AMZN Digital: This might appear for digital purchases, such as e-books, music, movies, or software from Amazon.
AMZN Prime Membership: If you have an Amazon Prime membership, your annual or monthly subscription fee may appear with this descriptor.
AWS Amazon Web Services: If you use Amazon Web Services (AWS) for cloud computing or hosting services, charges related to AWS will have this descriptor.
AMZN Prime Video: This descriptor can appear for charges related to Amazon Prime Video, a streaming service.
AMZN Fresh: For transactions related to Amazon Fresh, Amazon’s grocery delivery service.
AMZN Kindle: This might appear for charges related to Kindle e-books or Kindle device purchases.
AMZN Mktp CA: Similar to “AMZN Mktp US,” but for Amazon Marketplace purchases in Canada.
AMZN Music: For transactions related to Amazon Music, the music streaming service.
AMZN Appstore: If you make purchases from Amazon’s app store for Android devices, this descriptor might be used.
AMZN Digital Services: Used for various digital services provided by Amazon, such as digital downloads and subscriptions.
AmazonSmile: If you make purchases through AmazonSmile, a portion of the purchase goes to a charitable organization of your choice, and this descriptor may appear.
AMZN Payments: Sometimes used for payment-related transactions.
It’s important to note that the exact descriptor on your credit card statement may vary, and these are just some common examples. If you ever have a question about a specific charge, you can usually find more details in your Amazon account’s order history or contact Amazon customer support for assistance. Additionally, always keep an eye on your credit card statements to ensure that all charges are legitimate.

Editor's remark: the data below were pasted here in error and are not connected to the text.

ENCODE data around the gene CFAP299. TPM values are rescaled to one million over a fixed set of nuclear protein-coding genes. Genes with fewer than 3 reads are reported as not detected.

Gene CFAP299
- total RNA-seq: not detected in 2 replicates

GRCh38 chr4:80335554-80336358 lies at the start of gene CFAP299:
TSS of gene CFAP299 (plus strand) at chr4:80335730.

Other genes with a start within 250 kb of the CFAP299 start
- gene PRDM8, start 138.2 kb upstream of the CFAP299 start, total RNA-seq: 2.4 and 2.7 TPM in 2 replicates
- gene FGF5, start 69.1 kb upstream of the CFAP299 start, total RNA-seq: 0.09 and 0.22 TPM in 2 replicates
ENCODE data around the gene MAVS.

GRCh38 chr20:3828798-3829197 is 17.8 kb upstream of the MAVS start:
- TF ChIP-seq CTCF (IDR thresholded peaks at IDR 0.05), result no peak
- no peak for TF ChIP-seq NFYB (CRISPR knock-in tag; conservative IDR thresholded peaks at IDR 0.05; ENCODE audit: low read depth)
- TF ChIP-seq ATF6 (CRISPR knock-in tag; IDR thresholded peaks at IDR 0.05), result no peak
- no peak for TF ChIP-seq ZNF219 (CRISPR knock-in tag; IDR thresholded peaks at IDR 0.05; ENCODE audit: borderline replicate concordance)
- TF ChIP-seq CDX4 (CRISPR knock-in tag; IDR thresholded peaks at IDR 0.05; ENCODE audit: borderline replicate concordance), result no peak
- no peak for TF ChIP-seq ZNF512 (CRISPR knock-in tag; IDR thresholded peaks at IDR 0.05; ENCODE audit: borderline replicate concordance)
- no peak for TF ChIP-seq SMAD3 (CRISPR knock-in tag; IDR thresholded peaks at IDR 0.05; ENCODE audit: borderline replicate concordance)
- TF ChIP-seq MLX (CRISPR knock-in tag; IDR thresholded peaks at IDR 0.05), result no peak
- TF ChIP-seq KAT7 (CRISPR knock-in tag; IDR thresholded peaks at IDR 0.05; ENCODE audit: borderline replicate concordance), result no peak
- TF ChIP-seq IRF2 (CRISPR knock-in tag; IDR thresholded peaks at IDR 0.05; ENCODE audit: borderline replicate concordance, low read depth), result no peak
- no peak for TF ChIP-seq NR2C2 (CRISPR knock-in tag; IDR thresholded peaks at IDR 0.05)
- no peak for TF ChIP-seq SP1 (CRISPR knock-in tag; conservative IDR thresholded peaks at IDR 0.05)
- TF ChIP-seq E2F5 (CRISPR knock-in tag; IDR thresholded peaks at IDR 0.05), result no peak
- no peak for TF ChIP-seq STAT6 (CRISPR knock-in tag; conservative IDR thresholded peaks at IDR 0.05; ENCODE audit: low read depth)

Never question a purchase again!
How to Find Fraudulent Charges
We recommend you use a smart-tool like the app SimplyWise!
It can be a lot of work to keep track of all the activity on your credit card/bank statement throughout the month, and apps like SimplyWise store and organize all your receipts and online transactions (including Amazon, Walmart, PayPal, and more!) to provide you with a complete and comprehensive view of your expenses as they occur.
Follow these simple steps to begin avoiding unauthorized charges and gaining better visibility into your spending:
- Download the SimplyWise app and connect your Amazon account.
- Connect to your bank account/credit card transactions through the secure (256 bit encryption) Reconciliation feature within the app.
Once you’ve connected your accounts to SimplyWise, you’ll be able to compare the transactions you’ve recorded in your SimplyWise account as well as the charges reported on your bank or credit card statements.
Find fraud quickly!
SimplyWise will match your transactions to your bank/credit card spending and check those items off.
If there are transactions reported by your bank that SimplyWise does not recognize, you’ll see those marked with an alert (!) icon. If after reviewing these charges, you still don’t recognize them, it’s time to call the bank!